MD, ScM, FASCO
The L. Richardson and Marilyn Jacobs Preyer Distinguished Professor for Breast Cancer Research
Deputy Director of Clinical Sciences
Area of Interest
Lisa Carey, MD, ScM, FASCO, is an internationally recognized breast cancer physician-researcher who, in partnership with scientists at UNC-Chapel Hill and across the globe, is focused on advancing the understanding and characterization of molecular subtypes of breast cancer in order to develop more effective prevention and treatment strategies.
Carey is the L. Richardson and Marilyn Jacobs Preyer Distinguished Professor for Breast Cancer Research at the UNC School of Medicine, the Deputy Director of Clinical Sciences at UNC Lineberger Comprehensive Cancer Center, and the Director of the UNC Lineberger Center for Triple Negative Breast Cancer.
Her research interests focus upon breast cancer, including examination of different subtypes of breast cancer, evaluation of new chemotherapy agents in early and metastatic breast cancer, and examination of tumor characteristics that predict response to therapy.
She has worked extensively with scientists across UNC Lineberger and the UNC Gillings Global School of Public Health to better understand and characterize the molecular subtypes of breast cancer so that we may develop better prevention and treatment strategies. With Drs. Perou and Millikan, she identified the elevated risk of the poor-prognosis basal-like breast cancer subtype in young African-American women. She is a world-wide expert in triple negative breast cancer, and led the first trial looking at a new drug regimen in this breast cancer subtype.
Her research spans the spectrum from early curative breast cancer to metastatic disease. She has worked extensively developing trials that use neoadjuvant, or preoperative, chemotherapy for breast cancer in order to address both clinical questions about the best regimens, as well as scientific questions regarding sensitivity or resistance to drugs. She led a large NCI-sponsored trial in HER2-positive breast cancer that examined dual HER2-targeting with two anti-HER2 drugs that found that while drug regimen was important in outcome, even more important were tumor characteristics such as subtype and evidence of immune cell activation. Based on this work, she has put together an international team looking at the molecular markers responsible this variation in response and survival, and her efforts as co-chair of the national cooperative group, Alliance, have resulted in two NCI trials examining these markers and optimizing treatment. In addition, she is actively involved in examining novel agents in metastatic breast cancer. Her Tumor Donation Program has contributed novel information regarding the genetic differences between the original primary breast cancer and the metastases in distant organs. This work in part spawned the AURORA-US multicenter initiative furthering this examination of the molecular landscape of metastatic disease; she serves on the Steering Committee for that effort.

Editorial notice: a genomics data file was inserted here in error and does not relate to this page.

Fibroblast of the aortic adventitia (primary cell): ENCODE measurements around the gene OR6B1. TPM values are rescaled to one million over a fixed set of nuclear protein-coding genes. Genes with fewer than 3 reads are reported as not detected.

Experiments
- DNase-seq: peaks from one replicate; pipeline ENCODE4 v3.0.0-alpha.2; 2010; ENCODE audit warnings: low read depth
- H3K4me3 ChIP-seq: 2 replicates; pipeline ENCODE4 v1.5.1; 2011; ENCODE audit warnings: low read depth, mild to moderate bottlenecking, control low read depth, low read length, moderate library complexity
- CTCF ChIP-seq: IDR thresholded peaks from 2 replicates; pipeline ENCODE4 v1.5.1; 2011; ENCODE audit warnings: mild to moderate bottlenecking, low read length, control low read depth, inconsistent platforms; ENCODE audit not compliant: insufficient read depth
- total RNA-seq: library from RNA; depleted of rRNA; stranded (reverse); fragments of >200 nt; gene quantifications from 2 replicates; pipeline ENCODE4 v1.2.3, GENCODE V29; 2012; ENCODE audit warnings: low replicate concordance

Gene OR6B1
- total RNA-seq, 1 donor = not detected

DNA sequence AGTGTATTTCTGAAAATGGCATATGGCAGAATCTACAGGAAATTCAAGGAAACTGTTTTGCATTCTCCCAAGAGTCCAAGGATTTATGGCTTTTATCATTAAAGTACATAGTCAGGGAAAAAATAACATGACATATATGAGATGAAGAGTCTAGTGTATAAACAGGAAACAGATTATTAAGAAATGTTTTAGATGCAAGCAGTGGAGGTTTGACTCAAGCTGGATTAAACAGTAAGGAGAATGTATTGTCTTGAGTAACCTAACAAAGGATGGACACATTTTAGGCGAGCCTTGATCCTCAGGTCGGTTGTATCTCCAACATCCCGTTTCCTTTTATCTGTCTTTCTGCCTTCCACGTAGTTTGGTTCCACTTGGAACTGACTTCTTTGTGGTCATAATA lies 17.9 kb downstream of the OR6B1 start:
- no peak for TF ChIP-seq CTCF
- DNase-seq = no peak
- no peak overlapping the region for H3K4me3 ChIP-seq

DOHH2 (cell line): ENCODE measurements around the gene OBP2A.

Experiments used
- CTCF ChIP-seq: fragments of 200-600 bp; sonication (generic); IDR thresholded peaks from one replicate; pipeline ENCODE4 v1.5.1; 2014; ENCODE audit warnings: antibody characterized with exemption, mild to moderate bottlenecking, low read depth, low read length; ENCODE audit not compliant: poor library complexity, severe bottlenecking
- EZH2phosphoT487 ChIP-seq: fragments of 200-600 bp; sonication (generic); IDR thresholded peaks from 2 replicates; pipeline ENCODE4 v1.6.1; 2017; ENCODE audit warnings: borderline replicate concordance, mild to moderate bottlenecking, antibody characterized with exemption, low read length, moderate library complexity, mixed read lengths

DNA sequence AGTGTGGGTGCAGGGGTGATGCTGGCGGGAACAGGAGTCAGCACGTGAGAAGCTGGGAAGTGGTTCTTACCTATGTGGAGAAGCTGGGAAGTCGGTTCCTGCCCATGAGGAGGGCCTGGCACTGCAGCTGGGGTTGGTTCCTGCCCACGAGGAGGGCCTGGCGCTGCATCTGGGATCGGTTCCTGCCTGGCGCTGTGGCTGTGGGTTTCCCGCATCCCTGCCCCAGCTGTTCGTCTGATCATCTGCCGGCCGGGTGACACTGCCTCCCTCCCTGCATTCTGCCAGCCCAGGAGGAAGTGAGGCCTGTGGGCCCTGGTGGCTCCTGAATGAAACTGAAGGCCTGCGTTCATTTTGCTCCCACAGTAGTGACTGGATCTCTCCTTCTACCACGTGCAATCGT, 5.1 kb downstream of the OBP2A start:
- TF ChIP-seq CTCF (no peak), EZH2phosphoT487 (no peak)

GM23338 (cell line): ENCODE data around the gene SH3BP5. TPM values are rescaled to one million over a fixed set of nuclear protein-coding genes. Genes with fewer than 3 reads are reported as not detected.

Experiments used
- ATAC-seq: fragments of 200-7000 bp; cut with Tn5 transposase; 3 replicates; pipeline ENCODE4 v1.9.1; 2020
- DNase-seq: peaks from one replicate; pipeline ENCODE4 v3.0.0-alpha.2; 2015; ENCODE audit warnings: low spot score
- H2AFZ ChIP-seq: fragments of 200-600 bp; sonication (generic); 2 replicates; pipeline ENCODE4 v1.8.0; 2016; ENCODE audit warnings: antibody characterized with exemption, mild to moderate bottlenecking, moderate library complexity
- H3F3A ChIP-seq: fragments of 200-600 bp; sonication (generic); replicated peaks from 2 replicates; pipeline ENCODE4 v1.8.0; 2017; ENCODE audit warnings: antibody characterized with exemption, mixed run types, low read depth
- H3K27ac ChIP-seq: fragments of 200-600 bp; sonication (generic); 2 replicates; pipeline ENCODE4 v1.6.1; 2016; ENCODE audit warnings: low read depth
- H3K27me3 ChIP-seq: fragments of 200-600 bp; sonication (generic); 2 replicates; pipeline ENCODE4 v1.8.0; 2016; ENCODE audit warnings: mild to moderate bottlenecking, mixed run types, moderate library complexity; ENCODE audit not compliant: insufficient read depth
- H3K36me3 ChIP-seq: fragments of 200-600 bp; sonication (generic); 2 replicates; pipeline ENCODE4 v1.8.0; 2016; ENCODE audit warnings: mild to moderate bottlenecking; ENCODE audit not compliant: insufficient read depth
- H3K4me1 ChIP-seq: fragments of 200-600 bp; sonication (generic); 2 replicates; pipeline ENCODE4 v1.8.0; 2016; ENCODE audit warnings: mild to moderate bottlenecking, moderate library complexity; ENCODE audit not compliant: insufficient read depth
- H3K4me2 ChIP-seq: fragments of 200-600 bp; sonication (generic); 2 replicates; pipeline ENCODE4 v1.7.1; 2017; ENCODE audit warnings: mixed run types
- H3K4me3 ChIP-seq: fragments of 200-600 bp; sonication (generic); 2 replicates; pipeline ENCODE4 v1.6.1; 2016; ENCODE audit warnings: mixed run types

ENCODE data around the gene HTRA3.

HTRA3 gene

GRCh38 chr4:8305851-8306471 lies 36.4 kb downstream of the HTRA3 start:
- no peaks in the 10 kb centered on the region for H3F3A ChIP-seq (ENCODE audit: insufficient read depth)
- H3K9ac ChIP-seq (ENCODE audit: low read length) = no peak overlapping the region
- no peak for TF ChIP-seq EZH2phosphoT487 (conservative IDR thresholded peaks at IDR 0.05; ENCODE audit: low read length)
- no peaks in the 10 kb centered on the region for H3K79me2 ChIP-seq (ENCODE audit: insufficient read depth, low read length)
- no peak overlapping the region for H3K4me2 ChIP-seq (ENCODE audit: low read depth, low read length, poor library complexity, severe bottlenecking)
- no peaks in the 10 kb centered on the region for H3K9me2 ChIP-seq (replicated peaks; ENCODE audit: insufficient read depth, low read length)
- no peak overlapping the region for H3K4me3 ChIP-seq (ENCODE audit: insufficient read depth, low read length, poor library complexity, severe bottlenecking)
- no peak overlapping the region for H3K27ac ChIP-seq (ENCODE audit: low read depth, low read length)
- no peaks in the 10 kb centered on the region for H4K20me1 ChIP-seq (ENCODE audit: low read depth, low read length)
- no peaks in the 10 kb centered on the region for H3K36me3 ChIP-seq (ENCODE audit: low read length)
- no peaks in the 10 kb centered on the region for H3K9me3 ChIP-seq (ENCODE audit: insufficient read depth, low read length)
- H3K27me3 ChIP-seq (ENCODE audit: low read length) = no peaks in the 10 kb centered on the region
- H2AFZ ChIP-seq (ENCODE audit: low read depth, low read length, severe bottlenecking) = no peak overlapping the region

She serves in national leadership roles, including as a member of the National Cancer Institute Breast Cancer Steering Committee, Co-Chair of the NCI-sponsored Alliance Breast Committee, Co-Chair of the Translational Breast Cancer Research Consortium Steering Committee, and member of the Board of Directors of the American Society of Clinical Oncology.
Awards and Honors
- Member, Board of Directors of the American Society of Clinical Oncology, 2020
- Fellow of the American Society of Clinical Oncology, 2019
- Member, Susan G. Komen Scientific Advisory Board, 2018
- UNC Healthcare System Excellence in Care Award, 2018
- Co-Chairperson, Breast Committee, Alliance for Clinical Trials in Oncology, 2016
News and Stories
Study identifies molecular differences between primary breast cancer and its metastases
A multi-institutional national study has identified unique molecular features responsible for the development and progression of metastatic breast cancer.
Immune system B-cells can help predict HER2-positive breast cancer treatment response
Researchers report specific immune system cells can help them determine whether HER2-positive breast cancer will respond to treatment.
UNC Lineberger researchers present findings at San Antonio Breast Cancer Symposium
UNC Lineberger researchers and colleagues will be presenting the latest findings from basic, translational and clinical studies at the 45th annual San Antonio Breast Cancer Symposium.
Scientific retreat brings together cancer center community, offers insights across research fields
The UNC Lineberger annual scientific retreat featured faculty talks covering a range of basic, clinical/translational and population science research, as well as a poster session.